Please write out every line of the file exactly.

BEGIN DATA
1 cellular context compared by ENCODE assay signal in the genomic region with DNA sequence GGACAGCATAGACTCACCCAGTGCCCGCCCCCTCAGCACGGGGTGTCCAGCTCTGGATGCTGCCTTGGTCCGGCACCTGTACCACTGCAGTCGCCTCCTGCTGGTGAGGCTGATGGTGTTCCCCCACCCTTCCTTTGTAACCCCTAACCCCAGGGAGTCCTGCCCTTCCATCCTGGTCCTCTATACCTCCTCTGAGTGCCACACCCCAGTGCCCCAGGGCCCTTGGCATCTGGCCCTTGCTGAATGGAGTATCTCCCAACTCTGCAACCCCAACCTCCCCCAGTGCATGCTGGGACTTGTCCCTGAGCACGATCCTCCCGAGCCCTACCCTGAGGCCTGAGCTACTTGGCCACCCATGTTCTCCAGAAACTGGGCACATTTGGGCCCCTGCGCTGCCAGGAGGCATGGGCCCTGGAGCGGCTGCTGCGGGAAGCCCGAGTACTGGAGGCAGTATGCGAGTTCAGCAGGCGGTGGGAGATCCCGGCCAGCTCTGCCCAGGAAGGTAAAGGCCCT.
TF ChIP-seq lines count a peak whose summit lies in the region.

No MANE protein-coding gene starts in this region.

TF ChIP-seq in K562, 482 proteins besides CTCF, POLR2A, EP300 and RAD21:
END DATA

1 cellular context compared by ENCODE assay signal in the genomic region with DNA sequence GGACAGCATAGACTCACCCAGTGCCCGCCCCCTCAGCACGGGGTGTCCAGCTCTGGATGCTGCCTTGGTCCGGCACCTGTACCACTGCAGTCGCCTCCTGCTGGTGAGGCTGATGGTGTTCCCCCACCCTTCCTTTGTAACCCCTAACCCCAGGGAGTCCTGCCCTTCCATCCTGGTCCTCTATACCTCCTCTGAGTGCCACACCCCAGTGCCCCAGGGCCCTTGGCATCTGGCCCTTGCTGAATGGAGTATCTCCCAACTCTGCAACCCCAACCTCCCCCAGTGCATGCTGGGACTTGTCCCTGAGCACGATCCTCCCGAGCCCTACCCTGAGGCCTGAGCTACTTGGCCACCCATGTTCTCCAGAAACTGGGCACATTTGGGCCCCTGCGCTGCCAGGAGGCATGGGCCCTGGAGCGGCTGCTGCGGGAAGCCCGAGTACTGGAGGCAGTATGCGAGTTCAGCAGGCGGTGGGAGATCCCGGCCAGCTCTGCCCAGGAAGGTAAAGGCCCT.
TF ChIP-seq lines count a peak whose summit lies in the region.

No MANE protein-coding gene starts in this region.

TF ChIP-seq in K562, 482 proteins besides CTCF, POLR2A, EP300 and RAD21: